Charities have warned that the National Grid will have to consider the effects on older people before any potential blackouts this winter after an automated notice was issued earlier in the week by the National Grid ESO (Electricity System Operator). Age UK, one of the country’s leading charities supporting older people, has said that contingency planning should include “going door to door if necessary” to identify vulnerable households.
The “capacity market notice” was issued on Tuesday, with the National Grid tweeting: “The ESO is confident that electricity margins are sufficient for this evening. However, a capacity market notice (CMN) has been triggered by the automated system.”
The notice was withdrawn at 2:33pm.
The company can issue various routine alerts, including an automatically generated CMN and an Electricity Margin Notice (EMN) issued by the control room based on engineering judgements.
In much rarer cases, they may also issue a High Risk of Demand Control (HRDR) or Demand Control Imminent (DCI) notification when the electricity demand exceeds supply levels.
The National Grid ESO does not make or sell electricity; they are purely responsible for its distribution by what they describe as “Balancing” the system.
The service has previously warned of the, albeit unlikely, potential for rolling blackouts this winter based on a shortage of gas imports.
As reported by the FT in mid-October, the head of the National Grid, John Pettigrew, warned the company might have to impose rolling power cuts between 4pm and 7pm on “those deepest darkest evenings in January and February” if gas imports could not keep up with demand.
Ofgem, the energy regulator, recently approved plans for the National Grid ESO to implement a Demand Flexibility Service which will allow both businesses and the public to be paid to reduce/move their electricity use out of peak hours following a signal from the ESO.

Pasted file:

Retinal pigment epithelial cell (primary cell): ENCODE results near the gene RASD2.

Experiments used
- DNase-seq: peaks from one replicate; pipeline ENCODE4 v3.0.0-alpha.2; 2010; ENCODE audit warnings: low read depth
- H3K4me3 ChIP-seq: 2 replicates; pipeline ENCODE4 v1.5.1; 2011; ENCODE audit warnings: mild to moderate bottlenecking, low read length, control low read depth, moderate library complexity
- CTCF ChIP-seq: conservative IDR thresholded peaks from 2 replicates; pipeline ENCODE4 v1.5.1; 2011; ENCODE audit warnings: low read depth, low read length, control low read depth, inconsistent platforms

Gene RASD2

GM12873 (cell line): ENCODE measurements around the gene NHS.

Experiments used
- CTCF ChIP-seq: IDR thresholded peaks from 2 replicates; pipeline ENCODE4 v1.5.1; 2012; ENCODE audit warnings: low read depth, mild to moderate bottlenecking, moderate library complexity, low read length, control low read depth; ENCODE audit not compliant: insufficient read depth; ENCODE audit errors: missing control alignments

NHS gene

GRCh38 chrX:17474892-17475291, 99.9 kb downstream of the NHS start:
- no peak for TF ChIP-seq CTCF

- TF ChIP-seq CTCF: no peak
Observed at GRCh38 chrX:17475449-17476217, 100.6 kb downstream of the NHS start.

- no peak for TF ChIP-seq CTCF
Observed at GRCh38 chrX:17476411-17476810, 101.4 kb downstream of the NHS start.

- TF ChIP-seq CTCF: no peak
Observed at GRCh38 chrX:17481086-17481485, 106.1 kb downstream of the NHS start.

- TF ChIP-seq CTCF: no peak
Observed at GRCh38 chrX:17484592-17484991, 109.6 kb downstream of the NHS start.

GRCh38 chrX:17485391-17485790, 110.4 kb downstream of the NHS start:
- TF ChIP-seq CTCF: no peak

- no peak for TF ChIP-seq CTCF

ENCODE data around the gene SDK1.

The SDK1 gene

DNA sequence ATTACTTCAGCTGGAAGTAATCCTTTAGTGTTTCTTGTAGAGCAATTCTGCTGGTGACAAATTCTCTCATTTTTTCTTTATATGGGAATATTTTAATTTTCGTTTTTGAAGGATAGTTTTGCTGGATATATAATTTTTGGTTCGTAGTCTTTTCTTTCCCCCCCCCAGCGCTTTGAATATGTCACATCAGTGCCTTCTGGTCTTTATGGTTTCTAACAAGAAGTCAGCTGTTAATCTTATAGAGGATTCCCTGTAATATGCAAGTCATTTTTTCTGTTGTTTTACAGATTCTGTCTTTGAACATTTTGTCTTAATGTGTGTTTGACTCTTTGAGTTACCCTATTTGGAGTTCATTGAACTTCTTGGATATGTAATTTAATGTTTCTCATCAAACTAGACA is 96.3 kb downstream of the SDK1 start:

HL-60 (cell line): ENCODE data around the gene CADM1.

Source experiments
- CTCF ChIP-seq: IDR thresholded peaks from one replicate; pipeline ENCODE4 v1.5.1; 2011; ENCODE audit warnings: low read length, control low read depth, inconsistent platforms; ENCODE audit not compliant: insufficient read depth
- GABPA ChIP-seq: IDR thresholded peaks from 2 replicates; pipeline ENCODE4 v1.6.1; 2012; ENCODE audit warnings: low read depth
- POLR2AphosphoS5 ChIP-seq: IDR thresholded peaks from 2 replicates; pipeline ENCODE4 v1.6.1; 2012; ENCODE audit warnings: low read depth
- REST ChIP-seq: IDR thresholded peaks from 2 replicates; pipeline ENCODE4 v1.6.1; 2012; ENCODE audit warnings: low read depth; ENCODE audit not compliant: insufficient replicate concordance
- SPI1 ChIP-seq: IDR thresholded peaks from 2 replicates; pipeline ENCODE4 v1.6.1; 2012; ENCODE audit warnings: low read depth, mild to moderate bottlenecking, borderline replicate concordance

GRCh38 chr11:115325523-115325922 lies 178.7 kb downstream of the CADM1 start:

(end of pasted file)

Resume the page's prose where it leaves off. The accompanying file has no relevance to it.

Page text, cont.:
Now, charities are warning of the effects that any potential blackouts could have on older people, urging the National Grid, network operators, and the government to have contingency plans in place.
Caroline Abrahams, Age UK Charity Director, told Express.co.uk: “Our understanding is that the National Grid withdrew its blackout warning quite quickly so there is no need for any immediate concern. However, it is important to be prepared, as a country and as individuals.
“If planned electricity outages are rolled out at some point later this winter it is essential that the national grid prioritises vulnerable households and completely exempts them from their impact.
“This should of course include anyone signed up to the Priority Services Register, but network operators must do more than this, going door to door if necessary to proactively identify vulnerable households who remain unregistered or who have not updated their status.
“The Government must make sure that the National Grid and network operators have contingency arrangements like these in place before there is any immediate prospect of domestic customers losing their access to power.”
Should blackouts take place, the consequences for older people can be severe.
Many over 65s are already cutting back on their energy use amid the cost of living crisis, with some heavily relying on equipment that needs a power supply.
John Palmer, Director of Policy and Communications at Independent Age, also told Express.co.uk: “For older people, living in a cold and dark home can severely damage their health. Their risk of falls increases and long-term health conditions can be made worse.”
“Many older people also rely on equipment that needs continuous power, including telephones connected to their broadband routers.
“We know many people over 65 are already cutting back on how much energy they use, as the cost of living pushes their limited budgets to breaking point.
“People are already eating just one hot meal a day and turning the lights and heating on for as little time as possible. The idea of further rationing because of blackouts is incredibly worrying.
“The government must ensure older people have enough support to survive this winter. Without it, the hard truth is more older people’s health conditions will get worse and they could die.”